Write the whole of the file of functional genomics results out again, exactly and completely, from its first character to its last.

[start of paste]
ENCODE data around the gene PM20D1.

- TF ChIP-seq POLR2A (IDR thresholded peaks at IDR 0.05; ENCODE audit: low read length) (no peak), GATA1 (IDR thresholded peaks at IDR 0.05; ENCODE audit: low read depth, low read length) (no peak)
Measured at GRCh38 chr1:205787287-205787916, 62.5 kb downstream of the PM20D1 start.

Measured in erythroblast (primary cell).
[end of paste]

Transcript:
ENCODE data around the gene PM20D1.

- TF ChIP-seq POLR2A (IDR thresholded peaks at IDR 0.05; ENCODE audit: low read length) (no peak), GATA1 (IDR thresholded peaks at IDR 0.05; ENCODE audit: low read depth, low read length) (no peak)
Measured at GRCh38 chr1:205787287-205787916, 62.5 kb downstream of the PM20D1 start.

Measured in erythroblast (primary cell).